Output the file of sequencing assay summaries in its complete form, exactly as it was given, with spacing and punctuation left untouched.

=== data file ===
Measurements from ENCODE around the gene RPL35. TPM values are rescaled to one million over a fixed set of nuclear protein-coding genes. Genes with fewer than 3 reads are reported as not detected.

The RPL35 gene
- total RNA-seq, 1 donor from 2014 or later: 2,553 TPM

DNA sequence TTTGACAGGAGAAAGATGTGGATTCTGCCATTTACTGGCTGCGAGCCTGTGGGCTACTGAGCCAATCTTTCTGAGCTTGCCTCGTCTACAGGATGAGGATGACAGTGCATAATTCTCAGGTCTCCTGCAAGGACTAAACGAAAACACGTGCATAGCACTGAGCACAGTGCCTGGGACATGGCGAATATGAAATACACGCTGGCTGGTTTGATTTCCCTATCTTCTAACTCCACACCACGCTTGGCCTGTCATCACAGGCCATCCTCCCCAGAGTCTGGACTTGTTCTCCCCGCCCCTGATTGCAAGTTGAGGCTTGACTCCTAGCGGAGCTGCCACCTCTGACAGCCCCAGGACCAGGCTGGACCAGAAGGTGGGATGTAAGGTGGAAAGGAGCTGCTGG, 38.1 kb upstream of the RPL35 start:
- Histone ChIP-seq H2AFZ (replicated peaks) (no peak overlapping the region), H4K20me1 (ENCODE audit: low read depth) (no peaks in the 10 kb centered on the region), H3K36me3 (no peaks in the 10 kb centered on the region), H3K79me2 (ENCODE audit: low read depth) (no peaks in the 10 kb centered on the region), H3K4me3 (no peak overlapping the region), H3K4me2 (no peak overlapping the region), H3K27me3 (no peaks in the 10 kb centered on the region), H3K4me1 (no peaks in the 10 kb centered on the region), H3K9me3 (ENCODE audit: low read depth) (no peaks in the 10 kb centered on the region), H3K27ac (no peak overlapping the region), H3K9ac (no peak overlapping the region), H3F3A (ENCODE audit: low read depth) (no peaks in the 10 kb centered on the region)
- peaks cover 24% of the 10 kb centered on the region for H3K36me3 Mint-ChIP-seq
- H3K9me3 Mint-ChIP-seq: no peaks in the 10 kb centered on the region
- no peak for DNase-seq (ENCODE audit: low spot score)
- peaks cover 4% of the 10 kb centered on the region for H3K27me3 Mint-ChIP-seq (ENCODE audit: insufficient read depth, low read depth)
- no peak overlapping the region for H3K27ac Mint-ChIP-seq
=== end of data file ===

Measurements from ENCODE around the gene RPL35. TPM values are rescaled to one million over a fixed set of nuclear protein-coding genes. Genes with fewer than 3 reads are reported as not detected.

The RPL35 gene
- total RNA-seq, 1 donor from 2014 or later: 2,553 TPM

DNA sequence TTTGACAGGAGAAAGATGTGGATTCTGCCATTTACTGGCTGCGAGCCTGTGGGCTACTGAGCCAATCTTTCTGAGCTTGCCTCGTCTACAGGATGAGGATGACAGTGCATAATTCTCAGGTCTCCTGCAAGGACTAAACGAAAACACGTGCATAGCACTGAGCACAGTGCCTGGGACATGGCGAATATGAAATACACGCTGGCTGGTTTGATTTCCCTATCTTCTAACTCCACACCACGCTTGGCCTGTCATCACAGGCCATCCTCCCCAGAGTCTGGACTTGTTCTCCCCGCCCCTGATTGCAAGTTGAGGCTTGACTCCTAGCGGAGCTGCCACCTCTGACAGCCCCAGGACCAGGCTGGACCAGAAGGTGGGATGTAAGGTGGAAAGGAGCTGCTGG, 38.1 kb upstream of the RPL35 start:
- Histone ChIP-seq H2AFZ (replicated peaks) (no peak overlapping the region), H4K20me1 (ENCODE audit: low read depth) (no peaks in the 10 kb centered on the region), H3K36me3 (no peaks in the 10 kb centered on the region), H3K79me2 (ENCODE audit: low read depth) (no peaks in the 10 kb centered on the region), H3K4me3 (no peak overlapping the region), H3K4me2 (no peak overlapping the region), H3K27me3 (no peaks in the 10 kb centered on the region), H3K4me1 (no peaks in the 10 kb centered on the region), H3K9me3 (ENCODE audit: low read depth) (no peaks in the 10 kb centered on the region), H3K27ac (no peak overlapping the region), H3K9ac (no peak overlapping the region), H3F3A (ENCODE audit: low read depth) (no peaks in the 10 kb centered on the region)
- peaks cover 24% of the 10 kb centered on the region for H3K36me3 Mint-ChIP-seq
- H3K9me3 Mint-ChIP-seq: no peaks in the 10 kb centered on the region
- no peak for DNase-seq (ENCODE audit: low spot score)
- peaks cover 4% of the 10 kb centered on the region for H3K27me3 Mint-ChIP-seq (ENCODE audit: insufficient read depth, low read depth)
- no peak overlapping the region for H3K27ac Mint-ChIP-seq